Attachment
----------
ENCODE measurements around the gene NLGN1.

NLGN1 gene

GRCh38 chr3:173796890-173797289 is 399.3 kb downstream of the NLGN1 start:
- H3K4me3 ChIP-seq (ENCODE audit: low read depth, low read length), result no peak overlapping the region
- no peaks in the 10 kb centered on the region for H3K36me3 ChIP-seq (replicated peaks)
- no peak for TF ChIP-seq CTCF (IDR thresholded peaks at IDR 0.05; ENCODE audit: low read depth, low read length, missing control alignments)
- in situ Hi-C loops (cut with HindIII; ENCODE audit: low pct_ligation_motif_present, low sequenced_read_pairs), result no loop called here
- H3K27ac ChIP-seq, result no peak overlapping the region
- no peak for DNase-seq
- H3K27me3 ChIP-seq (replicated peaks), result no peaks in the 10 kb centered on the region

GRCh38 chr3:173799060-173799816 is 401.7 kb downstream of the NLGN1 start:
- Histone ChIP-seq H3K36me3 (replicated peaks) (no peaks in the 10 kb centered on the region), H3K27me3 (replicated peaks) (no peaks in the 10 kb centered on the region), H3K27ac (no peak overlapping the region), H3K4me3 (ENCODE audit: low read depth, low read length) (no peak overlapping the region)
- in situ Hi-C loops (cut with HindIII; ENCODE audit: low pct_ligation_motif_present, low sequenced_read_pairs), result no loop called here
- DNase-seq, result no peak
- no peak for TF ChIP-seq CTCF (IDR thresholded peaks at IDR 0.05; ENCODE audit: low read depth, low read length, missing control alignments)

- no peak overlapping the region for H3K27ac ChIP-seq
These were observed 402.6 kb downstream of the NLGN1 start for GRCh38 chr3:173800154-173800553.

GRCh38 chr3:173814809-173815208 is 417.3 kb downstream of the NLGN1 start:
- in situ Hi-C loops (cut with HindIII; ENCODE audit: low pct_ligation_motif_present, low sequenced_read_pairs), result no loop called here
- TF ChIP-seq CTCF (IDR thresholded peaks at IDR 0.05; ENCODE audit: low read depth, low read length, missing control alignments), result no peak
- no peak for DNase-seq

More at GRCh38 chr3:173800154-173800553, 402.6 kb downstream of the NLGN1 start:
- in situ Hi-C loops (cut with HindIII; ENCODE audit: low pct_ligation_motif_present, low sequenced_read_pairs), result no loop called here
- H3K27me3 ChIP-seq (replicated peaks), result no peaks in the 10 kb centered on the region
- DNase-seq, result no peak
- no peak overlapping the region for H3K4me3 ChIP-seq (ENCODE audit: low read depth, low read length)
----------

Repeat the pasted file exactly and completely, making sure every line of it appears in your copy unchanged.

ENCODE measurements around the gene NLGN1.

NLGN1 gene

GRCh38 chr3:173796890-173797289 is 399.3 kb downstream of the NLGN1 start:
- H3K4me3 ChIP-seq (ENCODE audit: low read depth, low read length), result no peak overlapping the region
- no peaks in the 10 kb centered on the region for H3K36me3 ChIP-seq (replicated peaks)
- no peak for TF ChIP-seq CTCF (IDR thresholded peaks at IDR 0.05; ENCODE audit: low read depth, low read length, missing control alignments)
- in situ Hi-C loops (cut with HindIII; ENCODE audit: low pct_ligation_motif_present, low sequenced_read_pairs), result no loop called here
- H3K27ac ChIP-seq, result no peak overlapping the region
- no peak for DNase-seq
- H3K27me3 ChIP-seq (replicated peaks), result no peaks in the 10 kb centered on the region

GRCh38 chr3:173799060-173799816 is 401.7 kb downstream of the NLGN1 start:
- Histone ChIP-seq H3K36me3 (replicated peaks) (no peaks in the 10 kb centered on the region), H3K27me3 (replicated peaks) (no peaks in the 10 kb centered on the region), H3K27ac (no peak overlapping the region), H3K4me3 (ENCODE audit: low read depth, low read length) (no peak overlapping the region)
- in situ Hi-C loops (cut with HindIII; ENCODE audit: low pct_ligation_motif_present, low sequenced_read_pairs), result no loop called here
- DNase-seq, result no peak
- no peak for TF ChIP-seq CTCF (IDR thresholded peaks at IDR 0.05; ENCODE audit: low read depth, low read length, missing control alignments)

- no peak overlapping the region for H3K27ac ChIP-seq
These were observed 402.6 kb downstream of the NLGN1 start for GRCh38 chr3:173800154-173800553.

GRCh38 chr3:173814809-173815208 is 417.3 kb downstream of the NLGN1 start:
- in situ Hi-C loops (cut with HindIII; ENCODE audit: low pct_ligation_motif_present, low sequenced_read_pairs), result no loop called here
- TF ChIP-seq CTCF (IDR thresholded peaks at IDR 0.05; ENCODE audit: low read depth, low read length, missing control alignments), result no peak
- no peak for DNase-seq

More at GRCh38 chr3:173800154-173800553, 402.6 kb downstream of the NLGN1 start:
- in situ Hi-C loops (cut with HindIII; ENCODE audit: low pct_ligation_motif_present, low sequenced_read_pairs), result no loop called here
- H3K27me3 ChIP-seq (replicated peaks), result no peaks in the 10 kb centered on the region
- DNase-seq, result no peak
- no peak overlapping the region for H3K4me3 ChIP-seq (ENCODE audit: low read depth, low read length)